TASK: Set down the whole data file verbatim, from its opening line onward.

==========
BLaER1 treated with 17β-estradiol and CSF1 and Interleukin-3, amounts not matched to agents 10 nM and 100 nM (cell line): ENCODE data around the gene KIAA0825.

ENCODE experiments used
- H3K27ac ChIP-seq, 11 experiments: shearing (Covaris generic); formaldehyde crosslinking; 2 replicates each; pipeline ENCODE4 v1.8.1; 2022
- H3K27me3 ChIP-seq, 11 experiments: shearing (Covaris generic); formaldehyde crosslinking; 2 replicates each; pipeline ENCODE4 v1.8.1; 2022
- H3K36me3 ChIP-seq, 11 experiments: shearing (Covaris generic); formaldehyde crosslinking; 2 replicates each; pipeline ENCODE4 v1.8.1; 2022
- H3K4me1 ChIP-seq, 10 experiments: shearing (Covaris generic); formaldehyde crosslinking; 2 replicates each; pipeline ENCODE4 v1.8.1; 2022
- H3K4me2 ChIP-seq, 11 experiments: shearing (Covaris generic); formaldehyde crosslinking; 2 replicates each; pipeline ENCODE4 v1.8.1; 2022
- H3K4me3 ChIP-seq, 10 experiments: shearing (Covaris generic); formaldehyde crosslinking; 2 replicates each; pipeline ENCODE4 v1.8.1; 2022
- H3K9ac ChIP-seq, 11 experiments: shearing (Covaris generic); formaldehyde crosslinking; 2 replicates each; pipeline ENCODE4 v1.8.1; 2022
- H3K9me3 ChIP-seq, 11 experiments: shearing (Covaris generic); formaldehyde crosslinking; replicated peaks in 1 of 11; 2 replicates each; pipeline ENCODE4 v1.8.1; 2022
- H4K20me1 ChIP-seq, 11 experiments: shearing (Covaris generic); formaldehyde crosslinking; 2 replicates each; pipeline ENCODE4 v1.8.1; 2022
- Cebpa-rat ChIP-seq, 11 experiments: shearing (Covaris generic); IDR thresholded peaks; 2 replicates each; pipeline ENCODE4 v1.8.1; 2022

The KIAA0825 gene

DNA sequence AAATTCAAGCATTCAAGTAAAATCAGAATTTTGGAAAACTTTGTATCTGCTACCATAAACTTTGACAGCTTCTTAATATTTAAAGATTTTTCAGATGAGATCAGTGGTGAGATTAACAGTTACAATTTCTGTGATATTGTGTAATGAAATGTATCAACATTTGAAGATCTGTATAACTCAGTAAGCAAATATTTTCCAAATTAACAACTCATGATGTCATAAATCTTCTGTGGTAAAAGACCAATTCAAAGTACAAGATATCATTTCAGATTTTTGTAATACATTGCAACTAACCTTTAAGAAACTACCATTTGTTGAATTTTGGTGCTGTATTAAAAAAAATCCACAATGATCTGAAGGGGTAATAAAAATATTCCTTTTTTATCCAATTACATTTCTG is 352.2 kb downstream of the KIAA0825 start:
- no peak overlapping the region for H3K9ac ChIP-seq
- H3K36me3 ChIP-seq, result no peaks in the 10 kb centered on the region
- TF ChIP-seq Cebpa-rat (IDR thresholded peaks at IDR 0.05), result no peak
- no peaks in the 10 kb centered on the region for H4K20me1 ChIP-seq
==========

BLaER1 treated with 17β-estradiol and CSF1 and Interleukin-3, amounts not matched to agents 10 nM and 100 nM (cell line): ENCODE data around the gene KIAA0825.

ENCODE experiments used
- H3K27ac ChIP-seq, 11 experiments: shearing (Covaris generic); formaldehyde crosslinking; 2 replicates each; pipeline ENCODE4 v1.8.1; 2022
- H3K27me3 ChIP-seq, 11 experiments: shearing (Covaris generic); formaldehyde crosslinking; 2 replicates each; pipeline ENCODE4 v1.8.1; 2022
- H3K36me3 ChIP-seq, 11 experiments: shearing (Covaris generic); formaldehyde crosslinking; 2 replicates each; pipeline ENCODE4 v1.8.1; 2022
- H3K4me1 ChIP-seq, 10 experiments: shearing (Covaris generic); formaldehyde crosslinking; 2 replicates each; pipeline ENCODE4 v1.8.1; 2022
- H3K4me2 ChIP-seq, 11 experiments: shearing (Covaris generic); formaldehyde crosslinking; 2 replicates each; pipeline ENCODE4 v1.8.1; 2022
- H3K4me3 ChIP-seq, 10 experiments: shearing (Covaris generic); formaldehyde crosslinking; 2 replicates each; pipeline ENCODE4 v1.8.1; 2022
- H3K9ac ChIP-seq, 11 experiments: shearing (Covaris generic); formaldehyde crosslinking; 2 replicates each; pipeline ENCODE4 v1.8.1; 2022
- H3K9me3 ChIP-seq, 11 experiments: shearing (Covaris generic); formaldehyde crosslinking; replicated peaks in 1 of 11; 2 replicates each; pipeline ENCODE4 v1.8.1; 2022
- H4K20me1 ChIP-seq, 11 experiments: shearing (Covaris generic); formaldehyde crosslinking; 2 replicates each; pipeline ENCODE4 v1.8.1; 2022
- Cebpa-rat ChIP-seq, 11 experiments: shearing (Covaris generic); IDR thresholded peaks; 2 replicates each; pipeline ENCODE4 v1.8.1; 2022

The KIAA0825 gene

DNA sequence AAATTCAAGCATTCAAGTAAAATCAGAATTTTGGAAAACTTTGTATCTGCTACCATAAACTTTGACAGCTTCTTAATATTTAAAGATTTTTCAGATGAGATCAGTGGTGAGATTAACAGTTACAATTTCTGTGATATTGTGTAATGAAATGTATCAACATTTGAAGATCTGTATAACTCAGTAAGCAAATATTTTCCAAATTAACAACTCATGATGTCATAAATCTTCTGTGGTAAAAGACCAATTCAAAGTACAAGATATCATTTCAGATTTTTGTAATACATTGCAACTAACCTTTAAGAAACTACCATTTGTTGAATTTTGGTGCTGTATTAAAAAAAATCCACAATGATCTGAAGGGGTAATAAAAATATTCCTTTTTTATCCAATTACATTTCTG is 352.2 kb downstream of the KIAA0825 start:
- no peak overlapping the region for H3K9ac ChIP-seq
- H3K36me3 ChIP-seq, result no peaks in the 10 kb centered on the region
- TF ChIP-seq Cebpa-rat (IDR thresholded peaks at IDR 0.05), result no peak
- no peaks in the 10 kb centered on the region for H4K20me1 ChIP-seq